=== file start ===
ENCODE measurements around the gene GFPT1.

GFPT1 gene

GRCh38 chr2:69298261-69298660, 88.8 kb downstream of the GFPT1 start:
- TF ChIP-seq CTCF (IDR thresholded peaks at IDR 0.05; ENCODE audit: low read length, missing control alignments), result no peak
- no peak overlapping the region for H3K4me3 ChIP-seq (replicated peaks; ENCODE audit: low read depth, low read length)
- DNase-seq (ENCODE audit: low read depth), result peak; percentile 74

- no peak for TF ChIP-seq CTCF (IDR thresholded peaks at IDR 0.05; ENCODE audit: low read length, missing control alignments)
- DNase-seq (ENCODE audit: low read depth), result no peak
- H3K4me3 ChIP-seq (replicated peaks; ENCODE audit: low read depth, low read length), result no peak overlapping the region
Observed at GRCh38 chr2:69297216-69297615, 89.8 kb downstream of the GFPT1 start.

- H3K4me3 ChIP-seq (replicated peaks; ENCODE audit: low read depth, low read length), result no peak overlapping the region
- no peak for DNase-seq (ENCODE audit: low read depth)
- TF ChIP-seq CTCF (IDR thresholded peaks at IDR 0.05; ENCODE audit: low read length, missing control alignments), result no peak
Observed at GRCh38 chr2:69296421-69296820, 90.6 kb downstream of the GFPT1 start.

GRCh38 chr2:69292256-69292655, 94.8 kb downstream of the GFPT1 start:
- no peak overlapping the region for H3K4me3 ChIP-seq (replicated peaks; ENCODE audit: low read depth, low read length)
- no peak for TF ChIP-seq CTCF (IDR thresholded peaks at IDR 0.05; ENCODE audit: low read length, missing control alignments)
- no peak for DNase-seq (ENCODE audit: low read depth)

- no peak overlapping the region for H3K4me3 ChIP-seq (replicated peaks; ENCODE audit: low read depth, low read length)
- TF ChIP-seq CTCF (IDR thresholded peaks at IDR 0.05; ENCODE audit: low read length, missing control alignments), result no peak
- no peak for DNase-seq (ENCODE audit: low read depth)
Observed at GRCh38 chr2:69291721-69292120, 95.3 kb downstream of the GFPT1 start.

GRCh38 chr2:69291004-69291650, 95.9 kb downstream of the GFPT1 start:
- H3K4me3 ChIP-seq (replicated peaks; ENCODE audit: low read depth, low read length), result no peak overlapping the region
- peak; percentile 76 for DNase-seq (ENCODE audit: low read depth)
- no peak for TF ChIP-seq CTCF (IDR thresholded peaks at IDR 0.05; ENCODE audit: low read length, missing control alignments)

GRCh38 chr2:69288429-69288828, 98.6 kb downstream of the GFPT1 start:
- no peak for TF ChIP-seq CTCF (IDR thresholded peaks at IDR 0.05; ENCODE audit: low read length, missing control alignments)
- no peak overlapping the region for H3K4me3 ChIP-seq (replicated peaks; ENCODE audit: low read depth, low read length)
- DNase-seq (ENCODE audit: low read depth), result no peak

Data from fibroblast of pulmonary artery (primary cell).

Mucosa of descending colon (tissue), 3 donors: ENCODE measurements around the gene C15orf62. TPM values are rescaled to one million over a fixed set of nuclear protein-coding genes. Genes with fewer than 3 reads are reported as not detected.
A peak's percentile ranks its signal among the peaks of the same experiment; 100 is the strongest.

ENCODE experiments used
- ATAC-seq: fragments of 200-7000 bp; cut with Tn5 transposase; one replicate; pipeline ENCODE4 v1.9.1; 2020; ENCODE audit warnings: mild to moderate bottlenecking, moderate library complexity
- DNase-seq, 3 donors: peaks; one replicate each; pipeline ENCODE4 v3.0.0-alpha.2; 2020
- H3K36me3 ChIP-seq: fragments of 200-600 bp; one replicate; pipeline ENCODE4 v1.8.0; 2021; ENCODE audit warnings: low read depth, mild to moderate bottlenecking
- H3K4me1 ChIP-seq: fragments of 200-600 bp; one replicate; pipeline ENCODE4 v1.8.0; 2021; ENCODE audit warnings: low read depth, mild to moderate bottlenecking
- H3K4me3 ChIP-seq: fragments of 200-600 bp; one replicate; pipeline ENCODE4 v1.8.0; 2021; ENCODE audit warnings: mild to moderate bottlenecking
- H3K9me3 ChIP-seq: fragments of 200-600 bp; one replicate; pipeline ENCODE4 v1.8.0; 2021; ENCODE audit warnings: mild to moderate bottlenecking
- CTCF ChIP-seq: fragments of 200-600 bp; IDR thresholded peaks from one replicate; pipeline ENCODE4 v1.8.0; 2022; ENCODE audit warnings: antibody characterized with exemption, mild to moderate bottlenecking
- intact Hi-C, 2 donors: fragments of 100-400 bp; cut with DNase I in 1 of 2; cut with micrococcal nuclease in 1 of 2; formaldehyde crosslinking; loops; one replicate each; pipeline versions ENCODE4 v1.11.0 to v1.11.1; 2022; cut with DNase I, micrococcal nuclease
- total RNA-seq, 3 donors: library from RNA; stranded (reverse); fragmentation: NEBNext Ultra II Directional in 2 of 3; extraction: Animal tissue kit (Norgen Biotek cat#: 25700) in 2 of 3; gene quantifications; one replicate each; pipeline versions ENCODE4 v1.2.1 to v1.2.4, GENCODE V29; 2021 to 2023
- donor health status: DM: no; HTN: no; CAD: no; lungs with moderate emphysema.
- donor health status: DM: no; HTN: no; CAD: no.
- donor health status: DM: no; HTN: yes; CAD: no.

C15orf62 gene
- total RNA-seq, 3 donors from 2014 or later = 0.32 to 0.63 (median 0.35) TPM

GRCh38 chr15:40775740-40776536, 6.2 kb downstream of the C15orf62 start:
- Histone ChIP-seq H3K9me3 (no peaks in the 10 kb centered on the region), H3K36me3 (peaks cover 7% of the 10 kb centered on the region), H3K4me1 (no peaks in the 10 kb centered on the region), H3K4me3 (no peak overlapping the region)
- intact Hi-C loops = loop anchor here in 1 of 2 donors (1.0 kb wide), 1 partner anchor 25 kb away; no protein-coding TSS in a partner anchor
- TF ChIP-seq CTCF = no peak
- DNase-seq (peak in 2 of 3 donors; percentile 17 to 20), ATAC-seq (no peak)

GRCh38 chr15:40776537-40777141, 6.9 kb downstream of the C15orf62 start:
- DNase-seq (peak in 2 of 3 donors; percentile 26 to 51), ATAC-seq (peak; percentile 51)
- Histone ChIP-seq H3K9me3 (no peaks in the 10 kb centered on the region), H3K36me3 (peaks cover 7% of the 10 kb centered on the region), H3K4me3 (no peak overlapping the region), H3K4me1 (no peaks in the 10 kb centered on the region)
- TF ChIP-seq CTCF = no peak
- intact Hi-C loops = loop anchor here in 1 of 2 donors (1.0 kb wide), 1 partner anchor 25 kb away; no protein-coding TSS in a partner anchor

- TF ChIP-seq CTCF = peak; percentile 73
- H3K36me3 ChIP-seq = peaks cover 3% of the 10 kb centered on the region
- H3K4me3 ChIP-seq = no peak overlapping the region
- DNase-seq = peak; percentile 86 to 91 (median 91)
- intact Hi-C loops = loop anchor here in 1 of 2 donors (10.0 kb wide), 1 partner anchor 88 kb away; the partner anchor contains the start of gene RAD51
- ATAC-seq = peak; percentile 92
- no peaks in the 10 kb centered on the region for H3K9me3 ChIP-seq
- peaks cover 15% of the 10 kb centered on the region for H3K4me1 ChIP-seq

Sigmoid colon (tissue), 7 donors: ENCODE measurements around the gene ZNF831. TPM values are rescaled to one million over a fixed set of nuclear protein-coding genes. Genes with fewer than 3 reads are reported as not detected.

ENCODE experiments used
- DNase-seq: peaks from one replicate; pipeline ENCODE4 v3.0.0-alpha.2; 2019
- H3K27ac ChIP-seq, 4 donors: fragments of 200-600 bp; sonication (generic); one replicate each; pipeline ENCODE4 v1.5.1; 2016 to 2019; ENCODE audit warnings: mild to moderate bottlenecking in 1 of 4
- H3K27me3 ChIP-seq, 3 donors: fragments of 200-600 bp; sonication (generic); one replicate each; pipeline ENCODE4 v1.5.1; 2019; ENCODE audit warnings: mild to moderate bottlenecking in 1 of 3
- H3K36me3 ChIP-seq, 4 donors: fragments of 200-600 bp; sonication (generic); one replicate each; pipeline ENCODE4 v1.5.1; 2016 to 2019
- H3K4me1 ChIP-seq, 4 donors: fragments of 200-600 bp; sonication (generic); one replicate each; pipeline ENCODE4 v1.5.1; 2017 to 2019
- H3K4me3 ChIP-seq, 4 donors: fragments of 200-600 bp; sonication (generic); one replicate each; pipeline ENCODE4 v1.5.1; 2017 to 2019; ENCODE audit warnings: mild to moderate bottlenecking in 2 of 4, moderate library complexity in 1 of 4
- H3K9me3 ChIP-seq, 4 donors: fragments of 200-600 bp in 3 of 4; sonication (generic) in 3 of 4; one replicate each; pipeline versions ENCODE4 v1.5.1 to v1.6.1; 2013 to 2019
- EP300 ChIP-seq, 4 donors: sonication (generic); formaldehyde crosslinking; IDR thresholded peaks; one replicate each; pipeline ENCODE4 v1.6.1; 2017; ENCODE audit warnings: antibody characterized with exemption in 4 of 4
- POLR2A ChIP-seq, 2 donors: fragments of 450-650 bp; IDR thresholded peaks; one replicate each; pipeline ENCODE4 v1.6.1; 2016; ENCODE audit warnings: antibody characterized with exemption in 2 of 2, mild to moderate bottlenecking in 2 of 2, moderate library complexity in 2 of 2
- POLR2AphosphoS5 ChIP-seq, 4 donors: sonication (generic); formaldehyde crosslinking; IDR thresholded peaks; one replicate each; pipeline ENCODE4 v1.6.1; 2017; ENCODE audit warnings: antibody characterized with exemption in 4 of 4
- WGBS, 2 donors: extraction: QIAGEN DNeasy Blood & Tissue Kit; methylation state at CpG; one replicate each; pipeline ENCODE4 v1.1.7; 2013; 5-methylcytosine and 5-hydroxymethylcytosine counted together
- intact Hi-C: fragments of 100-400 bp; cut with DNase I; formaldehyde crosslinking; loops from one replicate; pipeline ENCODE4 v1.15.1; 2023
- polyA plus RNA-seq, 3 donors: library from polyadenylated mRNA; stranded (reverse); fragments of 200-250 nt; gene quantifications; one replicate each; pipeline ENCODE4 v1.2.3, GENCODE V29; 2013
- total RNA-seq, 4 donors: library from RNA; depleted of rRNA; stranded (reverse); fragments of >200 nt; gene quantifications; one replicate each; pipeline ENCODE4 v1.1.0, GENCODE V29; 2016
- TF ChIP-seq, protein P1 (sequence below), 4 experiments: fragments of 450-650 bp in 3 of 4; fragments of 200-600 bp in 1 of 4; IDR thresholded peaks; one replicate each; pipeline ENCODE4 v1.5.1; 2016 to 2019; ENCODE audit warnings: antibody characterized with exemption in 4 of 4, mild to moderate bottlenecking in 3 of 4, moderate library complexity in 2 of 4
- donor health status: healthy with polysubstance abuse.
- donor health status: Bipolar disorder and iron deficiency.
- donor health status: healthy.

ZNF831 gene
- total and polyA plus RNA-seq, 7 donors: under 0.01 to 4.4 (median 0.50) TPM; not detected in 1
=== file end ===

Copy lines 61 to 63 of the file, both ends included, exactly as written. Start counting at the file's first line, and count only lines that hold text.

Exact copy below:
- H3K4me3 ChIP-seq = no peak overlapping the region
- DNase-seq = peak; percentile 86 to 91 (median 91)
- intact Hi-C loops = loop anchor here in 1 of 2 donors (10.0 kb wide), 1 partner anchor 88 kb away; the partner anchor contains the start of gene RAD51